4. The Perils of High School Exit Exams

    ERIC Educational Resources Information Center

    Perkins-Gough, Deborah

    2005-01-01

    According to a new report by Linda Darling-Hammond and colleagues at Stanford University's School Redesign Network, state laws requiring students to pass an exit examination to obtain their high school diploma can harm students and schools. Evidence suggests that inflexible exit exam policies can reduce graduation rates (especially among minority…

  5. Do routine eye exams improve vision?

    PubMed

    Picone, Gabriel; Brown, Derek; Sloan, Frank; Lee, Paul

    2004-03-01

    We use a longitudinal national sample of Medicare claims linked to the National Long-Term Care Survey (NLTCS) to assess the productivity of routine eye examinations. Although such exams are widely recommended by professional organizations for certain populations, there is limited empirical evidence on the productivity of such care. We measure two outcomes, the ability to continue reading, and no onset of blindness or low vision, accounting for potential endogeneity of frequency of eye exams. Using instrumental variables, we find a statistically significant and beneficial effect of routine eye exams for both outcomes. Marginal effects for reading ability are large, but decline in the number of years with eye exams. Effects for blindness/low vision are smaller for the general elderly population, but larger for persons with diabetes. Instrumental variables provide a useful approach for assessing the productivity of particular interventions, particularly in situations in which randomized controlled trials are expensive or perhaps unethical and difficult to conduct over a lengthy time period. PMID:15170964

  6. SU-E-T-01: 2-D Characterization of DLG Among All MLC Leaf Pairs

    SciTech Connect

    Kumaraswamy, L; Xu, Z; Podgorsak, M; Schmitt, J; Bailey, D

    2014-06-01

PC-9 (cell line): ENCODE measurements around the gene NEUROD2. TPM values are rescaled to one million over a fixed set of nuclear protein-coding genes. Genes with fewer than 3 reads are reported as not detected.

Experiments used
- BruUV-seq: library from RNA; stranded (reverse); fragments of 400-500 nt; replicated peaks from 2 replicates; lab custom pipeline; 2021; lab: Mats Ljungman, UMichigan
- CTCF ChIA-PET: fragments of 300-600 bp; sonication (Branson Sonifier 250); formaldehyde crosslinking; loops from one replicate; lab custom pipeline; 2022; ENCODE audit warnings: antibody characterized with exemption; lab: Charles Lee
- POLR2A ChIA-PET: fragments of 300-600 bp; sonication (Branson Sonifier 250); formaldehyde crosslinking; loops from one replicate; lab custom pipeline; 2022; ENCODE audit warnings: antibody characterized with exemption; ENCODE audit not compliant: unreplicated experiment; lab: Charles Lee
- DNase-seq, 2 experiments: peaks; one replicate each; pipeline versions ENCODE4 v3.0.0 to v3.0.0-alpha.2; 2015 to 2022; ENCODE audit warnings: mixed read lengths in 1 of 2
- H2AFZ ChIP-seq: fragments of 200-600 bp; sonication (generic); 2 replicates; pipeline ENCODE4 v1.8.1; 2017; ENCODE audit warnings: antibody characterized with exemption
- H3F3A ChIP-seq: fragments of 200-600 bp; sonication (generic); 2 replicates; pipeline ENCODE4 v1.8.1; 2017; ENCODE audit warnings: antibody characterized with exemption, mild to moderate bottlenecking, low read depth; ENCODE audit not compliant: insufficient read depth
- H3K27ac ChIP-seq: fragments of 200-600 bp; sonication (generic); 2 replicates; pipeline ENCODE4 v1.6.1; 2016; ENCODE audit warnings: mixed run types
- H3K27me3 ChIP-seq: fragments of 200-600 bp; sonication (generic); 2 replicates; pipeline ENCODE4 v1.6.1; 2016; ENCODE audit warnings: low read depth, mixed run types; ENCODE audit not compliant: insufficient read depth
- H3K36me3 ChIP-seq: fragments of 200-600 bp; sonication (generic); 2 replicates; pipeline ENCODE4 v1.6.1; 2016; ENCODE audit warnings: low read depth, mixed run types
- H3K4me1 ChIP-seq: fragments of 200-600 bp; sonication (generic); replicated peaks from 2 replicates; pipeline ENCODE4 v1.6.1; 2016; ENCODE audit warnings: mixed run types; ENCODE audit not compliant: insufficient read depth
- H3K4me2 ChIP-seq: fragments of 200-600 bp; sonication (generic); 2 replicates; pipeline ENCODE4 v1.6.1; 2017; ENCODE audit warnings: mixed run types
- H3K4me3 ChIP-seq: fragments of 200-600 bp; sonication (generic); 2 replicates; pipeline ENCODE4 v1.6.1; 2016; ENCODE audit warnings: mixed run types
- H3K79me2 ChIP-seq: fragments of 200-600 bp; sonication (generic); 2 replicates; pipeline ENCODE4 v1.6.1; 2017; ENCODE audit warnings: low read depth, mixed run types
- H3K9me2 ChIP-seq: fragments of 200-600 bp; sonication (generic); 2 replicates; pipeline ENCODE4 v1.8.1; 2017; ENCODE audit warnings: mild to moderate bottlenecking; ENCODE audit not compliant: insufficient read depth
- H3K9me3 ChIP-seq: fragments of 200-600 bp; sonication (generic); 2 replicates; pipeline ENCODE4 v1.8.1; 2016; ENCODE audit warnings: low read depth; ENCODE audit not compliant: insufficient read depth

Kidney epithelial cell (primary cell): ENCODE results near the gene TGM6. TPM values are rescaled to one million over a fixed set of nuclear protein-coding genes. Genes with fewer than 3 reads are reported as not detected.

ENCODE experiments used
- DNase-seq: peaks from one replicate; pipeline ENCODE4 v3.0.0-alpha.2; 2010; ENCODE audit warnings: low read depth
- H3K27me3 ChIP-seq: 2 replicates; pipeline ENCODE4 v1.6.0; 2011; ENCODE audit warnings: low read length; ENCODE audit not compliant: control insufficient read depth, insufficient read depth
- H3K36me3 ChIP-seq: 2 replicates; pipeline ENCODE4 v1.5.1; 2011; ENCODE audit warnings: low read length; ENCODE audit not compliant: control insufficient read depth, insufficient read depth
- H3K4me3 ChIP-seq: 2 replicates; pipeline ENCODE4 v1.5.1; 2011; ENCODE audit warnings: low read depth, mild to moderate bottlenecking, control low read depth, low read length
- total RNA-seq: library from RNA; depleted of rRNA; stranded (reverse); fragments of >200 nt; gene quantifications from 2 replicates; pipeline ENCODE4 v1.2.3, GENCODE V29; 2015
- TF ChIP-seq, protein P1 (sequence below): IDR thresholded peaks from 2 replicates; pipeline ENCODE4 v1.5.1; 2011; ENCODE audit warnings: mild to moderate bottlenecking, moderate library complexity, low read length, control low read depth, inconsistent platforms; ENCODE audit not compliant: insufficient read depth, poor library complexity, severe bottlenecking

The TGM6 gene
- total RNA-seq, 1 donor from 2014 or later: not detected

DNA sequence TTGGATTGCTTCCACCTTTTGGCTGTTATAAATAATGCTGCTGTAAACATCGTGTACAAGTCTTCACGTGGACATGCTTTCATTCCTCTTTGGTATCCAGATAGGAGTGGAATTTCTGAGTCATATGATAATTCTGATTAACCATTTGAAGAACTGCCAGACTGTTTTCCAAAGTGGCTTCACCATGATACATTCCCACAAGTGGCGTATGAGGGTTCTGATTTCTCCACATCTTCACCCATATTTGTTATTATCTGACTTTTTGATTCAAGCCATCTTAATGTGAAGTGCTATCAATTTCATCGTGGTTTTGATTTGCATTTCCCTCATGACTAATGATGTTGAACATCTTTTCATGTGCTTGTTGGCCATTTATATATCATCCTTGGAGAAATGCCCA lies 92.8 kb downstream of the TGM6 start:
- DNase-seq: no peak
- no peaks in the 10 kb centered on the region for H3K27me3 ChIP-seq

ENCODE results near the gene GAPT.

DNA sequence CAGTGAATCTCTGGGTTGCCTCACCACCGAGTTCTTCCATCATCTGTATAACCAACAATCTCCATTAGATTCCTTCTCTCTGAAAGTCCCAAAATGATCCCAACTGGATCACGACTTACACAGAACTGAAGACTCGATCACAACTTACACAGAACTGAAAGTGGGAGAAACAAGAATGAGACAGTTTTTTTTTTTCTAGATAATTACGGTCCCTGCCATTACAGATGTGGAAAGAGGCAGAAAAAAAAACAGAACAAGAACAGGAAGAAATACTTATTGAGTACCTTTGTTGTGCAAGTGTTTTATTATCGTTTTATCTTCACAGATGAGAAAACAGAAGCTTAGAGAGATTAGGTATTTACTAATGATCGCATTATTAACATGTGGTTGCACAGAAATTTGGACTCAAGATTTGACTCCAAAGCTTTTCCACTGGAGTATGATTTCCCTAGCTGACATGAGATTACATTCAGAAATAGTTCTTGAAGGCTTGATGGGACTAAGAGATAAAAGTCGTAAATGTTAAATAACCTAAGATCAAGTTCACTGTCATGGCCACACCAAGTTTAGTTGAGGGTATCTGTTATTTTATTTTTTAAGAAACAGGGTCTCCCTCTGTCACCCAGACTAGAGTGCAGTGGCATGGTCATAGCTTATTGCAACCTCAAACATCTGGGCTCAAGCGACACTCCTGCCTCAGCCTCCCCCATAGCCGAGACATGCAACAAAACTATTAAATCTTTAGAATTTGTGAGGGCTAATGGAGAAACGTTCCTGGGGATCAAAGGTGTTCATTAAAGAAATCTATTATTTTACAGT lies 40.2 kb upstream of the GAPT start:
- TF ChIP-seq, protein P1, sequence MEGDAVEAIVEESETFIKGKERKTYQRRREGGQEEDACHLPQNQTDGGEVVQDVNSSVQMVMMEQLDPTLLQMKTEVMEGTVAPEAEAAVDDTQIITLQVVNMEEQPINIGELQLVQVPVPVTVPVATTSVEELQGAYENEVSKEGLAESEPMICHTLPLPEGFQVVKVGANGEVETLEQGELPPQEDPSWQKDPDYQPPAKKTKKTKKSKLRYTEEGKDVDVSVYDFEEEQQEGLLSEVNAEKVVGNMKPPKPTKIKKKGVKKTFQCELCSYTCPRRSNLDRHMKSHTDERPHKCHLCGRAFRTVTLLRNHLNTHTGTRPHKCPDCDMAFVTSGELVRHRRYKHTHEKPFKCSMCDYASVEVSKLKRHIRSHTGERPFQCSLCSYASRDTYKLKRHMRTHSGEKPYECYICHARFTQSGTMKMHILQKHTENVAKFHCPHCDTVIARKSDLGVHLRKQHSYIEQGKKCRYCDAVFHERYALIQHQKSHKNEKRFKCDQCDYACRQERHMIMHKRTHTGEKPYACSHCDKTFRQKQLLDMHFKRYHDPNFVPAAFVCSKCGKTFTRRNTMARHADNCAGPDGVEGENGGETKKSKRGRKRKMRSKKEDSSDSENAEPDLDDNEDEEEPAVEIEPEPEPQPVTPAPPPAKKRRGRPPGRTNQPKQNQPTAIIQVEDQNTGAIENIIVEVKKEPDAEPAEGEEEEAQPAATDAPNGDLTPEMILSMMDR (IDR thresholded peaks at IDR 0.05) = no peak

Purpose: The aim of this study is to evaluate the variation of dosimetric leaf-gap (DLG) along the travel path of each MLC leaf pair. This study evaluates whether the spatial variations in DLG could cause dose differences between TPS-calculated and measured dose. Methods: The 6MV DLG values were measured for all leaf pairs in the direction of leaf motion using a 2-D diode array and 0.6cc ion chamber. These measurements were performed on two Varian Linacs, employing the Millennium 120-leaf MLC and a 2-D-DLG variation map was created via in-house software. Several test plans were created with sweeping MLC fields using constant gaps from 2mm to 10mm and corrected for 2-D variation utilizing in-house software. Measurements were performed utilizing the MapCHECK at 5.0cm depth for plans with and without the 2-D DLG correction and compared to the TPS calculated dose via gamma analysis (3%/3mm). Results: The measured DLGs for the middle 40 MLC leaf pairs (0.5cm width) were very similar along the central superior-inferior axis, with maximum variation of 0.2mm. The outer 20 MLC leaf pairs (1.0cm width) have DLG values from 0.32mm (mean) to 0.65mm (maximum) lower than the central leaf-pair, depending on off-axis distance. Gamma pass rates for the 2mm, 4mm, and 6mm sweep plans increased by 23.2%, 28.7%, and 26.0% respectively using the 2-D-DLG correction. The most improved dose points occur in areas modulated by the 1.0cm leaf-pairs. The gamma pass rate for the 10mm sweep plan increased by only 7.7%, indicating that the 2D variation becomes less significant for dynamic plans with larger MLC gaps. Conclusion: Fluences residing significantly off-axis with narrow sweeping gaps may exhibit significant variations from planned dose due to large differences between the true DLG exhibited by the 1.0cm leaf-pairs versus the constant DLG value utilized by the TPS for dose calculation.